VIENNA, Austria - Millions of houses and institutions around the world, including in Vienna, participated in the Earth Hour, an initiative of the World Wide Fund for Nature (WWF) last March 31, 2012.
During the campaign, lights were switched off. The Earth Hour is an initiative that highlighted energy conservation.
Austrian Chancellor Werner Faymann ordered all lights switched off at landmarks in state capitals in the country.
In addition, Federal President Heinz Fischer likewise switched off the lights in the Hofburg, the President’s office.
“It is a very good idea. Nevertheless, I think that just switching the lights off on March 31, 2012 is not enough. This should not only a symbolic act but rather should be put into real action,” said Manuel Garin, a Pinoy hotel worker commented.
Garin and his Filipino friends in Vienna said they extended the one hour Earth Hour at home.
“It was a memorable night for us in the family since we were together and lighted some candles in our living room. Naging very romantic nga dahil parang nasa candle light dinner kami,” Garin added.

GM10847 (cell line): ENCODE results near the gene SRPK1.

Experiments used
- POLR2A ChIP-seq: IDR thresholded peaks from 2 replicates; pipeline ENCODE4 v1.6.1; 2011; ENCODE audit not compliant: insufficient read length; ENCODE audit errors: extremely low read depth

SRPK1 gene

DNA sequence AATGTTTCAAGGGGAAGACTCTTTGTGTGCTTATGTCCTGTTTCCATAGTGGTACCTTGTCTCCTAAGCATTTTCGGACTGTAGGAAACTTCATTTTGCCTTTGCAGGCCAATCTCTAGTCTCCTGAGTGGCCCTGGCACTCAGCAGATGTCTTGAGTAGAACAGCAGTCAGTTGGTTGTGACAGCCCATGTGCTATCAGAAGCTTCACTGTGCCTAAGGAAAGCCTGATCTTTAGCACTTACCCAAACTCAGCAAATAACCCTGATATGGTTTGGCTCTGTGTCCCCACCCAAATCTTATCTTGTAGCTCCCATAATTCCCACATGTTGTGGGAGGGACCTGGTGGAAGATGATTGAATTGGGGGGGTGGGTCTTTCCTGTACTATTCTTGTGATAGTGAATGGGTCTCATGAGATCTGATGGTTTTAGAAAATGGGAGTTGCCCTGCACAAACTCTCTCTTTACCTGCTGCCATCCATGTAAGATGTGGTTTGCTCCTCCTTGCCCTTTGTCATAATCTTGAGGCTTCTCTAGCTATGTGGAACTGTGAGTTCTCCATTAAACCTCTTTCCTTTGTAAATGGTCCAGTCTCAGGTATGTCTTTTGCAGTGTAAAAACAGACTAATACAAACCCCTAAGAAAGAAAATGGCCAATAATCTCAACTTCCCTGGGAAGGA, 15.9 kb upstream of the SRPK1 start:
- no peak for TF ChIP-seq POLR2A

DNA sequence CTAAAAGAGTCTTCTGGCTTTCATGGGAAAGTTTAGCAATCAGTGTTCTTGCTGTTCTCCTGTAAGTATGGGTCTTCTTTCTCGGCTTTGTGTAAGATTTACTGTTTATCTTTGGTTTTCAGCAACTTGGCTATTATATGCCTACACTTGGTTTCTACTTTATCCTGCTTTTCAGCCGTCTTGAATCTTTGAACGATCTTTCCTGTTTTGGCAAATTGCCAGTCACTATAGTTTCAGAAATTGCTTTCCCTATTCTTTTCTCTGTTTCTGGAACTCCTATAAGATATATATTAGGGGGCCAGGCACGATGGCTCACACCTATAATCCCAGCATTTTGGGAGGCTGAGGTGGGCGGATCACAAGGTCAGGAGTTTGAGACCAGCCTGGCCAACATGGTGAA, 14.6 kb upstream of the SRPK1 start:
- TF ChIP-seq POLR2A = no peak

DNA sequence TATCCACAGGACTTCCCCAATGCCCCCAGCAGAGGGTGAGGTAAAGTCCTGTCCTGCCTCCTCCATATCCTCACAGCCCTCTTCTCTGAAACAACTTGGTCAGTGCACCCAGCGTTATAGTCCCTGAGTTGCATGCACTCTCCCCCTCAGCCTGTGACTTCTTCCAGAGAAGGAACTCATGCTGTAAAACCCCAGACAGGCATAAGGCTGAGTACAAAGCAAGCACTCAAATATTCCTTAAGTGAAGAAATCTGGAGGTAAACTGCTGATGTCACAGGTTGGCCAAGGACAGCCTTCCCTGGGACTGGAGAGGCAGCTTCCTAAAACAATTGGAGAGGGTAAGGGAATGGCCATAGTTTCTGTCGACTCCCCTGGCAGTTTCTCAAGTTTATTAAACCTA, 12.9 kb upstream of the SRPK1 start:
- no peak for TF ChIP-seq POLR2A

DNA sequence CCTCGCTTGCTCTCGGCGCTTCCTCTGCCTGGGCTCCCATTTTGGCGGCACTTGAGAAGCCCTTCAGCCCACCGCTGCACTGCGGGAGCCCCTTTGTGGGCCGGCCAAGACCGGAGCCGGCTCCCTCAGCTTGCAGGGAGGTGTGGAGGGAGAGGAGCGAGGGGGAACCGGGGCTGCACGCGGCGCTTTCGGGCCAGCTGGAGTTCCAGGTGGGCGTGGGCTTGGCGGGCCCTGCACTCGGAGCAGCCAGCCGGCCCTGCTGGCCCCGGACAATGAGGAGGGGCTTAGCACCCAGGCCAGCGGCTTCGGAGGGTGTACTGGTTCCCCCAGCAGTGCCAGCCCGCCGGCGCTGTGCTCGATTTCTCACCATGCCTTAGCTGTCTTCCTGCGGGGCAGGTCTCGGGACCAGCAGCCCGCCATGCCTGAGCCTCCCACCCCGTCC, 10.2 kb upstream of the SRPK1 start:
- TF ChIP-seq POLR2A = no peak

Another Filipino hotel worker urged Filipinos to try and save energy on a daily basis, not just for an hour, but for an entire year.
“That is until the Earth Hour 2013. Let's spread the word around using the social media,” Marlon Guinto said.
“I find this initiative a very convincing one. It is amazing to note that millions of people all over the world have been joining the action since 2007. I believe that it is really an appropriate time and move of all people across the world from all walks of life to turn off their lights and join together in celebration and contemplation of the one thing we all have in common – our planet,” said Volet SB Gerstl of the Philippine-European Bulletin.
In its editorial, the Austro-Asian Press, a Philippine news magazine, commented that the Earth Hour has done a lot to raise awareness about the issue of climate change. But there’s more to it than just by switching off lights for one hour once a year. It stated that it’s also about working together to create a sustainable low carbon future for our planet.
Earth Hour began in 2007 in Sydney, where more than 2 million people and more than 2000 businesses switched off their lights for one hour to show that they care for the planet. It has become a worldwide event and is held on the last Saturday of March, encouraging households and businesses to switch off their non-essential lights for one hour to raise awareness about the need to take action on climate change. The action had become so popular that more than 35 countries joined in.